After the appraisal came back, the mortgage lender had a few conditional approval items to take care of. For example, they will verify your employment, look at your income, credit report, etc. After all that is satisfied, the lender will work on getting your final numbers for closing and coordinate with the title company to do the same. After we received the final numbers and closing disclosures, we took the time to review all the documents and make sure all the figures were correct, along with some start and end dates.


We then coordinated a closing date with the sellers (date, time, and location) and wired the funds over to the title company a day before closing. When your closing costs are less than $50,000 you can technically just receive a check in the amount and give it to the title company, but a lot of people will simply receive wire instructions and go to their bank to send the funds. We then had our closing, signed all the documents and received the keys at closing.


At closing you receive a Property Transfer Affidavit and Principal Residence Exemption Affidavit (your state may be different) that you’ll want to take to your local assessor's office to have them stamp and make a copy within 45 days following the day of closing for transfer of ownership and tax purposes or you’ll have to pay a fee. So be sure you do that sooner rather than later.


That was our home buyer experience in a nutshell. The process may seem like it could take a day, but it’s called a process for a reason. The inspection period could take 5-10 days, the appraisal could take 1-2 weeks to get scheduled and completed in full and the conditional approvals for buyers could take an extensive amount of time depending on what the lender is asking for. It’s important to take one step at a time, and to always make sure you have the right people by your side who have your best interests in mind.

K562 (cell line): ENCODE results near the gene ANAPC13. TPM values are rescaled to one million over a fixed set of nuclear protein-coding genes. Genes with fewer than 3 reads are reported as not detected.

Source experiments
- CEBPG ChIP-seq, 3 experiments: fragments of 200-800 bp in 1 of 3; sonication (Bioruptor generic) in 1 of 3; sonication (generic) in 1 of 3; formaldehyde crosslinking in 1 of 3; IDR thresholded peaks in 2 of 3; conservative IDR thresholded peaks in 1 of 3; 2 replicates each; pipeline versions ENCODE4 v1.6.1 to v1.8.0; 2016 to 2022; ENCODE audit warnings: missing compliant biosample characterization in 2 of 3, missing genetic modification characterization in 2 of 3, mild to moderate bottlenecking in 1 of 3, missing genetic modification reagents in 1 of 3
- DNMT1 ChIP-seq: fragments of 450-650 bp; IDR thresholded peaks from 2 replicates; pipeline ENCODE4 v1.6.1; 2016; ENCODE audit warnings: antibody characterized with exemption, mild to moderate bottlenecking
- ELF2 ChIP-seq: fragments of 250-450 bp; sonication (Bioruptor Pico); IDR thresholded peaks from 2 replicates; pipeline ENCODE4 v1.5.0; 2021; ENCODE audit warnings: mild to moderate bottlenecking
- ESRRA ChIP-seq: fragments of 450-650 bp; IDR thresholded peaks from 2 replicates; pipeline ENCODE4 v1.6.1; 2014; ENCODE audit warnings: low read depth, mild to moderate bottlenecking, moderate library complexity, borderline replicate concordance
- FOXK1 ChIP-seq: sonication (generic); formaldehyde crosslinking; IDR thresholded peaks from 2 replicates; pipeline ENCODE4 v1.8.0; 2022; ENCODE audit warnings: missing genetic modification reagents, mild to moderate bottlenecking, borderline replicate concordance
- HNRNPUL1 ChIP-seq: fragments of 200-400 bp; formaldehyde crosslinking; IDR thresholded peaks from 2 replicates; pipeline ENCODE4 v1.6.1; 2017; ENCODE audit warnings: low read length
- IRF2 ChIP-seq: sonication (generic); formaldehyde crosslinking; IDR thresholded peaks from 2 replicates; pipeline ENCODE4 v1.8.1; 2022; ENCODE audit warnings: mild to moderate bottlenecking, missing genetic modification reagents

This is a HUGE financial decision, as a real estate professional or not the process can get extremely stressful especially when it comes to deadlines. Be patient, and understand that no question is a stupid one. Title companies, mortgage lenders, home inspectors and real estate professionals have made a career out of this process so you don’t have to, and no professional in this industry should look at your questions any other way. So with that being said, don’t hesitate for a second to ask me a question anytime.


Without further ado, here’s a little home tour:


*WATCH VIDEO*


Cheers,

Andrew


Andrew McManamon is a Michigan REALTOR® with Signature Sotheby’s International Realty and provides real estate services to Buyers, Sellers and Investors throughout SE Michigan including Livingston County, Oakland County, Washtenaw County, Genesee County & beyond. Andrew has become one of the rising stars of Michigan real estate agents. Prior to his real estate career Andrew was responsible for managing a senior living facility in Brighton, Michigan as a dining supervisor and an activities assistant. Andrew’s passion to help people is unlike any other, and he continues to strive to be best resource he can be. Andrew graduated from Cleary University in Howell, Michigan with a double major and currently resides in White Lake, Michigan.